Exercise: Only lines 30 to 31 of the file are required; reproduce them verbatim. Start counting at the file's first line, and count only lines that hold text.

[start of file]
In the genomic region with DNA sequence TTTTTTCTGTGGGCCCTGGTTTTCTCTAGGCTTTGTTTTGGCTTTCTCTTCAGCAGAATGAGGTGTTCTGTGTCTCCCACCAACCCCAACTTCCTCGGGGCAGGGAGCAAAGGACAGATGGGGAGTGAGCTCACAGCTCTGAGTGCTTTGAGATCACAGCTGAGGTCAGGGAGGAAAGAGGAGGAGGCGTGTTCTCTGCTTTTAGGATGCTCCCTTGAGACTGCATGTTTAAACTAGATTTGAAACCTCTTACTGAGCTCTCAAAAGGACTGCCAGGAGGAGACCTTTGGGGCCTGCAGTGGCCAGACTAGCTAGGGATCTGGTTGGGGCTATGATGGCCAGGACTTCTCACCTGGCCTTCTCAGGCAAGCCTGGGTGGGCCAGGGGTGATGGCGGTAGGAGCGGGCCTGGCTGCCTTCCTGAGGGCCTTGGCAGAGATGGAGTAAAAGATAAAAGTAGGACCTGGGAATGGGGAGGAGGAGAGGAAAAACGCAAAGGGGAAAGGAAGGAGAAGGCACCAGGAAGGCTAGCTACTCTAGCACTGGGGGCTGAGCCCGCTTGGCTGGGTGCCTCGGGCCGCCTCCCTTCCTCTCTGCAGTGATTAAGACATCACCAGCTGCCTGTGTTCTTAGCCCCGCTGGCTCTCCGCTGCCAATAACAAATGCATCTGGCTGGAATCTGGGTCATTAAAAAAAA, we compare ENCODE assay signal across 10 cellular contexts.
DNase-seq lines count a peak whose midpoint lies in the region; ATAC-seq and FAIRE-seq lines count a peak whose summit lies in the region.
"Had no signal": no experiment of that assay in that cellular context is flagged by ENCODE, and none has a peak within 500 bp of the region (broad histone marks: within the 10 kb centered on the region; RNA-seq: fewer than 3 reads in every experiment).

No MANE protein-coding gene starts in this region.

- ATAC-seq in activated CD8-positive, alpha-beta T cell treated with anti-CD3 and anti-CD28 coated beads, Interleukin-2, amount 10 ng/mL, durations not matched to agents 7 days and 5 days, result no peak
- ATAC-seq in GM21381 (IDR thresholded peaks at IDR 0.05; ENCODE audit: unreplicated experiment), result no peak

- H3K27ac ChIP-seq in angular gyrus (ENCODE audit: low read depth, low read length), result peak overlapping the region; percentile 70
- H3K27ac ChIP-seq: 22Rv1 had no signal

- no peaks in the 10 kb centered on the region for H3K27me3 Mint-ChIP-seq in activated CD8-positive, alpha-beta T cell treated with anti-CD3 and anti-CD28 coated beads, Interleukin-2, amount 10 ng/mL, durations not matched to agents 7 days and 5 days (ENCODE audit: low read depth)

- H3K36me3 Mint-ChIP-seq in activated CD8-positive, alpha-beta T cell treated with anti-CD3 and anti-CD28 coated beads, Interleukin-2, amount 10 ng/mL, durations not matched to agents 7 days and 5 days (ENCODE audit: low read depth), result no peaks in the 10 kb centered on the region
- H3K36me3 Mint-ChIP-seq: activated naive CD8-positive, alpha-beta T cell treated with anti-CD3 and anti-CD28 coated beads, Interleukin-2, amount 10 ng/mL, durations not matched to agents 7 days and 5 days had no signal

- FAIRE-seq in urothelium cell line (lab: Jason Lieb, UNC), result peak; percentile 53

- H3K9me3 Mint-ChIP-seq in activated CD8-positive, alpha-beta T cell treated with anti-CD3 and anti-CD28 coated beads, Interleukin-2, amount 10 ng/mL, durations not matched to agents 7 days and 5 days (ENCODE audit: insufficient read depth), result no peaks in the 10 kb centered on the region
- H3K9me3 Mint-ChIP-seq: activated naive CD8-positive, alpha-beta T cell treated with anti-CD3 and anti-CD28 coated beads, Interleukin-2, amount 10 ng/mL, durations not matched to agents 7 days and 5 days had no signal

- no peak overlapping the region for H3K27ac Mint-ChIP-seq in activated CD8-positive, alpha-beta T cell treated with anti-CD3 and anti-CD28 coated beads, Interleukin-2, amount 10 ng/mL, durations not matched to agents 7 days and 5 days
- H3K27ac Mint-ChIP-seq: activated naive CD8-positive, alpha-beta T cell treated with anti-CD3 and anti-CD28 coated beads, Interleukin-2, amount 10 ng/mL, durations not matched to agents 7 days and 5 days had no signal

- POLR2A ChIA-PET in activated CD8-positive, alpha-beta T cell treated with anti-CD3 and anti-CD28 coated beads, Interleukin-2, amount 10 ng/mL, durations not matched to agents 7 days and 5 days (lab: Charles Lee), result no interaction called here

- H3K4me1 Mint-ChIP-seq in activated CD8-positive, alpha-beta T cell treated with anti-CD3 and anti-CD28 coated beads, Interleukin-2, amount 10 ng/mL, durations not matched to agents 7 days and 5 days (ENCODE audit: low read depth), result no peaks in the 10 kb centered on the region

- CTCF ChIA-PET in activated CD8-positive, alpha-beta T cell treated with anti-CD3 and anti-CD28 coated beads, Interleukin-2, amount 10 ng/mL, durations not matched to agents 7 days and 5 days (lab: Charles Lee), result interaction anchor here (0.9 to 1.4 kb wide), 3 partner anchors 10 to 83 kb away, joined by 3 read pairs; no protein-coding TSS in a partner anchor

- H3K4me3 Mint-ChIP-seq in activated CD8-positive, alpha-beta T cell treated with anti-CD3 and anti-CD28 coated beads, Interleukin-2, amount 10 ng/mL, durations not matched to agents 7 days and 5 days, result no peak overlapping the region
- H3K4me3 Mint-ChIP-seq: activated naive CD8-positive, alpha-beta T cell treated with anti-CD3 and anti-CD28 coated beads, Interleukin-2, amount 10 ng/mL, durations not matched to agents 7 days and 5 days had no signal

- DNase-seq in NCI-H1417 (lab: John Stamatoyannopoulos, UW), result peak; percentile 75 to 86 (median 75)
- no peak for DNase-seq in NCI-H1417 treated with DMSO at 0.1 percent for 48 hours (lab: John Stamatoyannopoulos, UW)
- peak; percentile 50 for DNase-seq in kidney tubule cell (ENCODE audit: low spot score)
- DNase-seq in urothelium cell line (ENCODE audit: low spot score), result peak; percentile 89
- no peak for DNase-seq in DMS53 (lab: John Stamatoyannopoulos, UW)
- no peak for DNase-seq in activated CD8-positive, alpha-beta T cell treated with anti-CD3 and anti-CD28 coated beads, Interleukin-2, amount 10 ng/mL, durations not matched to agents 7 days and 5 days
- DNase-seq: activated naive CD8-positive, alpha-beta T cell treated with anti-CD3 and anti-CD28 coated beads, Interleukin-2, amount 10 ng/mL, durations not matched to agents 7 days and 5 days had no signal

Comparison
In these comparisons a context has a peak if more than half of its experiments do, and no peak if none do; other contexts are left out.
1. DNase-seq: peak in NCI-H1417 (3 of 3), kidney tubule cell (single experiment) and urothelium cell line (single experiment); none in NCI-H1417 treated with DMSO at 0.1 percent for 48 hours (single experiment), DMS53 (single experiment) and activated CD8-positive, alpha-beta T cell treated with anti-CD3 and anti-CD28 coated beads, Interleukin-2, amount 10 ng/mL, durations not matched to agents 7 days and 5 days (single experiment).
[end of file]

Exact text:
In these comparisons a context has a peak if more than half of its experiments do, and no peak if none do; other contexts are left out.
1. DNase-seq: peak in NCI-H1417 (3 of 3), kidney tubule cell (single experiment) and urothelium cell line (single experiment); none in NCI-H1417 treated with DMSO at 0.1 percent for 48 hours (single experiment), DMS53 (single experiment) and activated CD8-positive, alpha-beta T cell treated with anti-CD3 and anti-CD28 coated beads, Interleukin-2, amount 10 ng/mL, durations not matched to agents 7 days and 5 days (single experiment).